Hospitals: Standards

Department of Health and Social Care written question – answered on 6th March 2018.

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Photo of Gareth Johnson Gareth Johnson Conservative, Dartford

To ask the Secretary of State for Health and Social Care, how much money NHS hospitals have been fined for not reaching targets in the last five financial years.

Photo of Gareth Johnson Gareth Johnson Conservative, Dartford

To ask the Secretary of State for Health and Social Care, how much money NHS hospitals have been fined for not reaching the target of 95% of people being seen in A&E in four hours in the last five financial years.

Photo of Gareth Johnson Gareth Johnson Conservative, Dartford

To ask the Secretary of State for Health and Social Care, how much money NHS hospitals have been fined for failing to treat a patient on the non-urgent referral-to-treatment waiting list within 18 weeks in the last five financial years.

Photo of Stephen Barclay Stephen Barclay Minister of State (Department of Health and Social Care)

Providers of National Health Service-funded healthcare services are expected to meet a range of waiting time standards and other operational standards and quality requirements, in order to deliver the rights and pledges in the NHS Constitution and to achieve other national priorities. These requirements are set out in the NHS Standard Contract, which is used by clinical commissioning groups (CCGs) for all contracts with hospital providers of NHS healthcare services. The Contract sets out the consequences of breaches of the waiting time standards and other requirements. In many cases, this consequence is in the form of a financial sanction.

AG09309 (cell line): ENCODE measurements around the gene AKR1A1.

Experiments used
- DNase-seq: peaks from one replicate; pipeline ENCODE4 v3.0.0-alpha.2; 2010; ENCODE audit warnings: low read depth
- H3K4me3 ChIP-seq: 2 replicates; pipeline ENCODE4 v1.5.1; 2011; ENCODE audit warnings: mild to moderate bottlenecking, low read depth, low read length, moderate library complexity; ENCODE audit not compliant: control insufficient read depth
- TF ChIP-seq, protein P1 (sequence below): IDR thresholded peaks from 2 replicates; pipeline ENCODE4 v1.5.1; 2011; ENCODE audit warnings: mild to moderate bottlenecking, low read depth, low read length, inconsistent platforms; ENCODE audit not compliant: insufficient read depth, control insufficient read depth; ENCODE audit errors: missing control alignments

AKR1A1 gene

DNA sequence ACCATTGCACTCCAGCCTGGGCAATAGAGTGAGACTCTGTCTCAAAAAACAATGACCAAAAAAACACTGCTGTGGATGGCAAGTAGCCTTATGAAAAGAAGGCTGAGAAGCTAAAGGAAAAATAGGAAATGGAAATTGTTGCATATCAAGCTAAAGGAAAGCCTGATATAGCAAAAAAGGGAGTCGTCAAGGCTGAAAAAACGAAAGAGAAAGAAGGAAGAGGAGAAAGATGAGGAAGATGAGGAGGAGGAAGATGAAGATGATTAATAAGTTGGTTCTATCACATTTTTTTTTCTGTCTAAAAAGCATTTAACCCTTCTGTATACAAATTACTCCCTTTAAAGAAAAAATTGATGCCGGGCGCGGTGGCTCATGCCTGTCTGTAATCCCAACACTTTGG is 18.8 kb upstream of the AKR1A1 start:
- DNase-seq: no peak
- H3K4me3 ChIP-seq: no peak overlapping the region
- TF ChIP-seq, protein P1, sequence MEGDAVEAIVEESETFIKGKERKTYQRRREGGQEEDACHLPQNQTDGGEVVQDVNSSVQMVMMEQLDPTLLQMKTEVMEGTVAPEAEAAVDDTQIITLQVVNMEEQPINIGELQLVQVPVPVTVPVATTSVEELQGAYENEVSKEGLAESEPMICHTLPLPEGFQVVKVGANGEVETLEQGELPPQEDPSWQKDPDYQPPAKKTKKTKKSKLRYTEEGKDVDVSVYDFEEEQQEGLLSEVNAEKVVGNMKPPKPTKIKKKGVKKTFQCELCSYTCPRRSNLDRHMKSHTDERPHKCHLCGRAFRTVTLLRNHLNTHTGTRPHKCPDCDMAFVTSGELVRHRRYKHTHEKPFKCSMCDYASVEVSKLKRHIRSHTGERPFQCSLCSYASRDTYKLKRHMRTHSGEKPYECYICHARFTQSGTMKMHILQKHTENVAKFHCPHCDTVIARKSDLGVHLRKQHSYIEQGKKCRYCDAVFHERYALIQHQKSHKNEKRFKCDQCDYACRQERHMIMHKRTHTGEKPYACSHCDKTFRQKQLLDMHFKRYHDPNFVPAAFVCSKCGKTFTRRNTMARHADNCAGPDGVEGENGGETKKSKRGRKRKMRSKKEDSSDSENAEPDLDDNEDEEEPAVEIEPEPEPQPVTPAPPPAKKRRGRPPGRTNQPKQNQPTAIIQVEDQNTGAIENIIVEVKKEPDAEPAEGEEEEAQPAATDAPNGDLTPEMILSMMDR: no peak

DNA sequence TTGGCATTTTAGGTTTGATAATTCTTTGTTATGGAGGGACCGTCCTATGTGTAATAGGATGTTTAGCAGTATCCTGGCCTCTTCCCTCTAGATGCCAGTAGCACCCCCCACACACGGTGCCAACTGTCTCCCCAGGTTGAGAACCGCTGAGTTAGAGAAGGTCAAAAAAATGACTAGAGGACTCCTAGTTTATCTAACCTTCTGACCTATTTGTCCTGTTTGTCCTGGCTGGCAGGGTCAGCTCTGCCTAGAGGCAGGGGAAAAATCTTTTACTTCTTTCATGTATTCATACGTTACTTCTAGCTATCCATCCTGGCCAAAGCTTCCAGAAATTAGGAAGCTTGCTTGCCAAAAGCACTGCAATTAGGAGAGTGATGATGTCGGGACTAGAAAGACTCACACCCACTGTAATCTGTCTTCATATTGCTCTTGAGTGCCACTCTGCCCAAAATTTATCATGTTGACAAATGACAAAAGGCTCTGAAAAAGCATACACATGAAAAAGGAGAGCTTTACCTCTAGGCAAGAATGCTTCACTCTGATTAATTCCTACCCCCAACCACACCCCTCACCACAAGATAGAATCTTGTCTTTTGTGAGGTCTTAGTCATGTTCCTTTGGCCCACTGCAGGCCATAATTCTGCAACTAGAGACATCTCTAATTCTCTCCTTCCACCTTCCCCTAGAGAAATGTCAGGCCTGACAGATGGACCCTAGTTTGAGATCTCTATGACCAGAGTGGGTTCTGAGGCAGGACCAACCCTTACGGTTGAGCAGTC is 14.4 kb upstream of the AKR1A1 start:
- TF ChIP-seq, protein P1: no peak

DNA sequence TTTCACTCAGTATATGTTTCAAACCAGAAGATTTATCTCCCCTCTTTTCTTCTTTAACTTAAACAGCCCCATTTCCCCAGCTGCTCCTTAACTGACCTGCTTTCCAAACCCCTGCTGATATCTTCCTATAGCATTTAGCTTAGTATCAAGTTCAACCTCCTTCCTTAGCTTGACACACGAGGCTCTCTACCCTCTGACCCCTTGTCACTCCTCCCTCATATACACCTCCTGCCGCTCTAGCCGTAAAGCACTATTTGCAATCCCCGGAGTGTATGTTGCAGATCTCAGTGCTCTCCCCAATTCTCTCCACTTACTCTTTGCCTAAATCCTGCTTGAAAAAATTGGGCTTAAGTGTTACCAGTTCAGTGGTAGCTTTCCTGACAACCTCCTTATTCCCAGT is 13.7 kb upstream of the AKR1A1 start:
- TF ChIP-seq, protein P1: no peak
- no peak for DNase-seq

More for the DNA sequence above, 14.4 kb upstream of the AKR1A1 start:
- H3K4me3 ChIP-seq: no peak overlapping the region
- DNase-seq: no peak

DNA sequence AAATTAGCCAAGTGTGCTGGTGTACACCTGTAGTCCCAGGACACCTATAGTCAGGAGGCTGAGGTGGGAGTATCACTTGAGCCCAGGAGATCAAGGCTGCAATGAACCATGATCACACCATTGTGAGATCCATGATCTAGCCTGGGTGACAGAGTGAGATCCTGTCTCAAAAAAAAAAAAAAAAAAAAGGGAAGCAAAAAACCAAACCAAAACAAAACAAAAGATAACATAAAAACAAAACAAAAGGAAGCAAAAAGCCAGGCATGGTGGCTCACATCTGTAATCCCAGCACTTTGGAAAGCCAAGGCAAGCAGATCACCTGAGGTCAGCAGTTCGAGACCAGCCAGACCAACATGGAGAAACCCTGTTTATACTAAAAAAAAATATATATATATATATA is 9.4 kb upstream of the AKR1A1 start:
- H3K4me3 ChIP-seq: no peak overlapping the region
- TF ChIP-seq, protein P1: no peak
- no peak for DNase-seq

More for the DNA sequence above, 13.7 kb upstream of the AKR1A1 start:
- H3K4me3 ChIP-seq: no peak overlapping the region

However, since April 2016, the operation of certain contractual sanctions for reduced performance against waiting time standards, including four hour and 12 hour waits in accident and emergency (A&E) and the Referral to Treatment 18 week incomplete pathways standard has been suspended where a provider is receiving funding from the national Sustainability and Transformation Fund (STF) and meets certain other specified conditions. The overall effect is that, in 2017/18, the Contract sanctions for A&E performance are not being applied to the majority of NHS hospitals – only to a very small minority which refused the offer of funding from the STF and the associated conditions.

Since 2015/16, NHS Improvement has published a high level summary of this information in their Quarterly reports, the latest of which is for Quarter 3 of 2017/18 and is available at the following link:

https://improvement.nhs.uk/resources/quarterly-performance-nhs-provider-sector-quarter-3-201718/

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